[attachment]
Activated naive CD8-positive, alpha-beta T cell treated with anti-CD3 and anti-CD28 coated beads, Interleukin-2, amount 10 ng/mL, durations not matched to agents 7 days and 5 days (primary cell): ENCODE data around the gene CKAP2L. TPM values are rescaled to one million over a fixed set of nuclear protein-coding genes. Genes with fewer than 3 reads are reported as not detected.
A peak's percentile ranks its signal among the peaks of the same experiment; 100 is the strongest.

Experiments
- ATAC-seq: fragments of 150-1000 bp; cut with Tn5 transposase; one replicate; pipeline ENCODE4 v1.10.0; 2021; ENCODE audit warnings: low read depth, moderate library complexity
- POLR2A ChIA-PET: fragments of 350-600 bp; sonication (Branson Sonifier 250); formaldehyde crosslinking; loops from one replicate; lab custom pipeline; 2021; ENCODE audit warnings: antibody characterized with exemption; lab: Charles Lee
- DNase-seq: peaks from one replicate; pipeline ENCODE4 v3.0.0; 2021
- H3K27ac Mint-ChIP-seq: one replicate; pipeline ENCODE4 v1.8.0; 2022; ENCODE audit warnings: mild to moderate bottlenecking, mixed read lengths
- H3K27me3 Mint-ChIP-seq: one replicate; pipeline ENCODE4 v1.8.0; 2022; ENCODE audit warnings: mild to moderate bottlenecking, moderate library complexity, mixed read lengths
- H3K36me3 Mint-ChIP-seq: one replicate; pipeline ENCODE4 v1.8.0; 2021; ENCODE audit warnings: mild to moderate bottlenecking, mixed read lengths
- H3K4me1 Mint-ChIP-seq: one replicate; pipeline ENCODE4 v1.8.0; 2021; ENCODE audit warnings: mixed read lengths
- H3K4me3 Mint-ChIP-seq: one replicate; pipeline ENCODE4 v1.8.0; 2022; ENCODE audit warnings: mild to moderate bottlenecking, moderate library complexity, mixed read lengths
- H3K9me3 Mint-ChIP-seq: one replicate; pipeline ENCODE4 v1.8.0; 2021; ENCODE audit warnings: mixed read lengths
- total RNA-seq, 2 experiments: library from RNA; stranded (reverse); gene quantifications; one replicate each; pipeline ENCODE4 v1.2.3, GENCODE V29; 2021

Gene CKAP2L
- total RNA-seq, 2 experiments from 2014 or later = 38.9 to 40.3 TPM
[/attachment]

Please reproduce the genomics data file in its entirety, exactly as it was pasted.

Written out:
Activated naive CD8-positive, alpha-beta T cell treated with anti-CD3 and anti-CD28 coated beads, Interleukin-2, amount 10 ng/mL, durations not matched to agents 7 days and 5 days (primary cell): ENCODE data around the gene CKAP2L. TPM values are rescaled to one million over a fixed set of nuclear protein-coding genes. Genes with fewer than 3 reads are reported as not detected.
A peak's percentile ranks its signal among the peaks of the same experiment; 100 is the strongest.

Experiments
- ATAC-seq: fragments of 150-1000 bp; cut with Tn5 transposase; one replicate; pipeline ENCODE4 v1.10.0; 2021; ENCODE audit warnings: low read depth, moderate library complexity
- POLR2A ChIA-PET: fragments of 350-600 bp; sonication (Branson Sonifier 250); formaldehyde crosslinking; loops from one replicate; lab custom pipeline; 2021; ENCODE audit warnings: antibody characterized with exemption; lab: Charles Lee
- DNase-seq: peaks from one replicate; pipeline ENCODE4 v3.0.0; 2021
- H3K27ac Mint-ChIP-seq: one replicate; pipeline ENCODE4 v1.8.0; 2022; ENCODE audit warnings: mild to moderate bottlenecking, mixed read lengths
- H3K27me3 Mint-ChIP-seq: one replicate; pipeline ENCODE4 v1.8.0; 2022; ENCODE audit warnings: mild to moderate bottlenecking, moderate library complexity, mixed read lengths
- H3K36me3 Mint-ChIP-seq: one replicate; pipeline ENCODE4 v1.8.0; 2021; ENCODE audit warnings: mild to moderate bottlenecking, mixed read lengths
- H3K4me1 Mint-ChIP-seq: one replicate; pipeline ENCODE4 v1.8.0; 2021; ENCODE audit warnings: mixed read lengths
- H3K4me3 Mint-ChIP-seq: one replicate; pipeline ENCODE4 v1.8.0; 2022; ENCODE audit warnings: mild to moderate bottlenecking, moderate library complexity, mixed read lengths
- H3K9me3 Mint-ChIP-seq: one replicate; pipeline ENCODE4 v1.8.0; 2021; ENCODE audit warnings: mixed read lengths
- total RNA-seq, 2 experiments: library from RNA; stranded (reverse); gene quantifications; one replicate each; pipeline ENCODE4 v1.2.3, GENCODE V29; 2021

Gene CKAP2L
- total RNA-seq, 2 experiments from 2014 or later = 38.9 to 40.3 TPM